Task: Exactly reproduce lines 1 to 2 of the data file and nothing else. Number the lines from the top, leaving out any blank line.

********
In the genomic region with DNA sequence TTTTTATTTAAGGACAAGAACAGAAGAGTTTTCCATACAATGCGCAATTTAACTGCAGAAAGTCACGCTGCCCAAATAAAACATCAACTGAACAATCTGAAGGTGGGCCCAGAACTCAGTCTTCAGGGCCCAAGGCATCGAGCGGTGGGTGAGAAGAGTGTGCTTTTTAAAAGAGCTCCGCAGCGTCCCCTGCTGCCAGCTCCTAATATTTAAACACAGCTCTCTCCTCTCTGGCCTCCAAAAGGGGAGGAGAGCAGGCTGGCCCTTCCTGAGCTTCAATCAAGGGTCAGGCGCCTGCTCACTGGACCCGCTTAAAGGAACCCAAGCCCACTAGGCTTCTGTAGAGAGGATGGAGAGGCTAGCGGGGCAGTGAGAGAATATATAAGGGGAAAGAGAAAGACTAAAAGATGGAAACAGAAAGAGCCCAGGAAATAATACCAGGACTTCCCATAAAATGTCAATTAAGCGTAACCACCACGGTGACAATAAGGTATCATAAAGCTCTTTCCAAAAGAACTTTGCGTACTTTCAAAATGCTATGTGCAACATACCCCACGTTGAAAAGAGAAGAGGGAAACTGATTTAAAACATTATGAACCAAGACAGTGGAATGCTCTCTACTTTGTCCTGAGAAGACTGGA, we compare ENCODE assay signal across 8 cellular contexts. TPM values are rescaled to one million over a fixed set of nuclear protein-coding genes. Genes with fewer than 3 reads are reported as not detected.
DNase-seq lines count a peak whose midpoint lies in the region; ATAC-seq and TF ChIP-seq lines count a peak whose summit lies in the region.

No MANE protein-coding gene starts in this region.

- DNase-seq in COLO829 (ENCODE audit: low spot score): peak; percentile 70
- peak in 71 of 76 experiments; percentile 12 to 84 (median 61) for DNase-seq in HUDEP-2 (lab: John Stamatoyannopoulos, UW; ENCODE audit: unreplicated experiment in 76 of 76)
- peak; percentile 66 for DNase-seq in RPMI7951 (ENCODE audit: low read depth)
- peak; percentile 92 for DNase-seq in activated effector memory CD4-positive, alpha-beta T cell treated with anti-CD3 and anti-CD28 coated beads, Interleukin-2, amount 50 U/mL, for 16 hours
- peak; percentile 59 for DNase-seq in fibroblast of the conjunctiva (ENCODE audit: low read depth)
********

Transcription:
In the genomic region with DNA sequence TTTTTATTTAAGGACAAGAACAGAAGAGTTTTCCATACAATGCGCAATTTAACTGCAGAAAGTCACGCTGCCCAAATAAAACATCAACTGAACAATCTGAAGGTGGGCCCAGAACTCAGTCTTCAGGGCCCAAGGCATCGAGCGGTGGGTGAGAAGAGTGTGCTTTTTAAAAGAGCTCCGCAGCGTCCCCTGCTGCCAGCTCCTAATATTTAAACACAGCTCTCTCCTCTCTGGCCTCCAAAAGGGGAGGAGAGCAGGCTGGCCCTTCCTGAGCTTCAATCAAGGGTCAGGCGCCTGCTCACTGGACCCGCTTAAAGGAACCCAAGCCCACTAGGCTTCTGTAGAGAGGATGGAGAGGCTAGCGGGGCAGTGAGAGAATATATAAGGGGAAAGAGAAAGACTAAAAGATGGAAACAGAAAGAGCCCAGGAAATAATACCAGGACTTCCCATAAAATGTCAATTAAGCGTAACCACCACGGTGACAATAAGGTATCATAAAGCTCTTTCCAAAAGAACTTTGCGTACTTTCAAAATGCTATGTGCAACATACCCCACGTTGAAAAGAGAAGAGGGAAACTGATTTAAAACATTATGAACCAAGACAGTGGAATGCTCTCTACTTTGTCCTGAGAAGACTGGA, we compare ENCODE assay signal across 8 cellular contexts. TPM values are rescaled to one million over a fixed set of nuclear protein-coding genes. Genes with fewer than 3 reads are reported as not detected.
DNase-seq lines count a peak whose midpoint lies in the region; ATAC-seq and TF ChIP-seq lines count a peak whose summit lies in the region.